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Farm bill stalwarts say money 'will be hard to come by'

Congressman Collin Peterson speaks during a town hall event on health care at Horizon Middle School on Monday, April 10, 2017. David Samson / The Forum

WASHINGTON — Sen. Pat Roberts, R-Kan., was talking with a group of ag journalists when Rep. Collin Peterson. D-Minn., strolled into the room, a little early for his own meeting with the group.

Roberts, generally considered one of the funniest people in Congress, greeted Peterson with with a few good-natured quips, and Peterson responded in kind. After a bit more banter between the two, Roberts returned to his presentation to the ag journalists.

The obvious rapport between the two, which occurred April 25 in a Senate meeting room during the North American Agricultural Journalists annual convention, reflects one of the great advantages that U.S. farmers and ranchers enjoy as Congress begins to tackle a new farm bill. Though Roberts and Peterson belong to different parties and different bodies of Congress, they and other farm-state legislators have worked together to write and pass farm bills in the past.

The farm bill, the centerpiece of the federal government's food and agricultural policies, holds great importance for most U.S. farmers and ranchers. The current farm bill, passed in 2014, expires in 2018, and Congress has begun preliminary work on a new one. In the past, farm bill critics — primarily from urban areas — work to cut federal spending on ag programs, while farm bill supporters — primarily from agricultural areas — work to maintain that spending.

During their April 25 meetings with journalists, both Roberts, chairman of the Senate ag committee, and Peterson, ranking Democrat on the Republican-controlled House ag committee, expressed confidence that a new farm bill will be approved. But there will be challenges, Roberts and Peterson said.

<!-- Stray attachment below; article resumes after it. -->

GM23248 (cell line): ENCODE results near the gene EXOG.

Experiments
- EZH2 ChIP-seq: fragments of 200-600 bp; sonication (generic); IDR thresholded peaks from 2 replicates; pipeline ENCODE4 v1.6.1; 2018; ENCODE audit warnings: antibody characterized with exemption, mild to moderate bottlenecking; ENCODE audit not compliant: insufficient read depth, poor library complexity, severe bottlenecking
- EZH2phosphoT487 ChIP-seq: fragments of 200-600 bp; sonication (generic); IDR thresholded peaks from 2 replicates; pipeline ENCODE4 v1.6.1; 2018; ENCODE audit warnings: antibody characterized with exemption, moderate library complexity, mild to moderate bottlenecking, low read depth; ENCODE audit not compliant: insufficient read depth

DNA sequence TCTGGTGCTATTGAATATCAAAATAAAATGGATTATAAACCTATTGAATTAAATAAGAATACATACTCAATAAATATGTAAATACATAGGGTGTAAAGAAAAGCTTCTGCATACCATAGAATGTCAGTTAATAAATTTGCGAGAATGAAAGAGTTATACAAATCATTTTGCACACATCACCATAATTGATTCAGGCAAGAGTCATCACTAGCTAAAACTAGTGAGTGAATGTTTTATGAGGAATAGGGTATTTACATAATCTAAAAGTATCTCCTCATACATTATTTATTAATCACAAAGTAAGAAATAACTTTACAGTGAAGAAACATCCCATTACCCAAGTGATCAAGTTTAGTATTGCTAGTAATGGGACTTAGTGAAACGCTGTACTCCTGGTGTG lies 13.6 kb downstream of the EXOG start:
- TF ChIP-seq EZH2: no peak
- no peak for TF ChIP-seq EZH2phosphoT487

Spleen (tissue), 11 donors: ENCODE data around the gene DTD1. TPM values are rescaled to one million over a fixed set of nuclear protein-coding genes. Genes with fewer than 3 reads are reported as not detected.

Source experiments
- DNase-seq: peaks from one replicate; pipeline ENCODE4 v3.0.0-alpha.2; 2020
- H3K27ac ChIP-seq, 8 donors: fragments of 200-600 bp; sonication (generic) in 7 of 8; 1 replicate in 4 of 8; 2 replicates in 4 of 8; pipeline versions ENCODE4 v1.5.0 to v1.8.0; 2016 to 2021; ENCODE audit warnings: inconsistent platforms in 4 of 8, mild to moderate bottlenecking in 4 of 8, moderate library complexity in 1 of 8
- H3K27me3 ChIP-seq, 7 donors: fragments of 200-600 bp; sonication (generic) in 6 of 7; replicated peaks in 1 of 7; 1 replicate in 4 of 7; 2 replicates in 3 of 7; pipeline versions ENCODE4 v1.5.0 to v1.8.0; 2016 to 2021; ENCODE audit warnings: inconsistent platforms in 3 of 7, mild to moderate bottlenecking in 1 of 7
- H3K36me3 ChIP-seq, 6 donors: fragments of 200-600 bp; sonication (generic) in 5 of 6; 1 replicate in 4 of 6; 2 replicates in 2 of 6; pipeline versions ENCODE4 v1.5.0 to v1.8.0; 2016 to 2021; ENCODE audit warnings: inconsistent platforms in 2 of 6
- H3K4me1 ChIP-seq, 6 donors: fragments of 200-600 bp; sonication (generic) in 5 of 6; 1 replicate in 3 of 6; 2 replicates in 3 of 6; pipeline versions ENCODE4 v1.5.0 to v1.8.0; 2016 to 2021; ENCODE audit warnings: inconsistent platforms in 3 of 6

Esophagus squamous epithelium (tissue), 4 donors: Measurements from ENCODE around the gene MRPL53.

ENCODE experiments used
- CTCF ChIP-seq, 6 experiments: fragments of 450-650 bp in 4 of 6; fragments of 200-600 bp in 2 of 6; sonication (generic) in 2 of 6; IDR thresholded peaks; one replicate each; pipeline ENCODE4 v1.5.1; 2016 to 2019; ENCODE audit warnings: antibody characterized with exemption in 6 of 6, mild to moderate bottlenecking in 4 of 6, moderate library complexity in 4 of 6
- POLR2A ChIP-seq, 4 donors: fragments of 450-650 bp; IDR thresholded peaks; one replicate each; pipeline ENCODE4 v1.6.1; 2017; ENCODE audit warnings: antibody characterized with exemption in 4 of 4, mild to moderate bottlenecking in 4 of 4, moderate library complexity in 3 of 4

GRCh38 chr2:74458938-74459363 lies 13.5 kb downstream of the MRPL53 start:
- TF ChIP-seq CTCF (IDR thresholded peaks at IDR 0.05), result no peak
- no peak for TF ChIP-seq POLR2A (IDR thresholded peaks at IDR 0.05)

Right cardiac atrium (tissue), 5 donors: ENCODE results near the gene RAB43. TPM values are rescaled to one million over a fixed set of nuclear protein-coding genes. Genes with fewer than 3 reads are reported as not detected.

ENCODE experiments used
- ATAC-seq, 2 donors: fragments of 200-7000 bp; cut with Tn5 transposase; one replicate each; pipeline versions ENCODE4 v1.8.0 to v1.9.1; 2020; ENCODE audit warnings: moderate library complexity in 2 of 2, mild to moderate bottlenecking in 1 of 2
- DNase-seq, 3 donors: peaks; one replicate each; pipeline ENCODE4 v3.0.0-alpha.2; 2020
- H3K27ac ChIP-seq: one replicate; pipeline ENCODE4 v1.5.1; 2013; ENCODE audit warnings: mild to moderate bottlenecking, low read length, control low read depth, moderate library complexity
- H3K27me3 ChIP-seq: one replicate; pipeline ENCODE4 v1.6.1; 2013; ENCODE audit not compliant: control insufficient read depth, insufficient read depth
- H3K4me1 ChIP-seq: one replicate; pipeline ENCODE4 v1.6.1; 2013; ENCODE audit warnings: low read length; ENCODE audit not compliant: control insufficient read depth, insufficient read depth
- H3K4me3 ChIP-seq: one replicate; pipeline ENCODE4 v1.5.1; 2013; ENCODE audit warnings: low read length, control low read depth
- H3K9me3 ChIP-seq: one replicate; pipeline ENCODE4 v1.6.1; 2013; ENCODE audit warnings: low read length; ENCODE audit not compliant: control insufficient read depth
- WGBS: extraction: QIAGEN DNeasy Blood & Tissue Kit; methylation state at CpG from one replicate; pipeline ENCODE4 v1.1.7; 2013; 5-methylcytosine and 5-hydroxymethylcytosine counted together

"Money (federal funding) will be hard to come by," said Roberts, who stressed that the need is great, given poor ag commodity prices and weak farm profitability.

Peterson, whose district covers heavily agricultural northwest Minnesota, said generally excellent yields in 2016 partially offset poor prices, keeping farm profitability from falling even lower.

Now, "I don't see any turnaround in prices," so the return of below-average or even average yields will lead to "some pretty significant problems" for ag producers, increasing the need for federal support programs, Peterson said.

But Peterson doesn't anticipate major changes to most existing federal ag programs, though he supports revision in some U.S. dairy and cotton policies. Some dairy producers have criticized a federal dairy program created by the 2014 farm bill, while some cotton producers say the 2014 farm bill hasn't done enough for them.

Roberts spoke with reporters shortly after Sonny Perdue was sworn in as new U.S. Ag Secretary. Roberts praised Perdue and the value of having him in place at the U.S. Department of Agriculture. But many other top USDA positions remain vacant and need to be filled quickly, Roberts said.

"We'll be receiving nominations for subcabinet appointments. That will be tremendously important," he said.

Roberts, echoing what many in U.S. agriculture are saying, encouraged the Trump administration to emphasize U.S. ag exports, as well as export of U.S. manufactured goods.

"We know we have to export the things we make. But we also have to export the things we grow," Roberts said.

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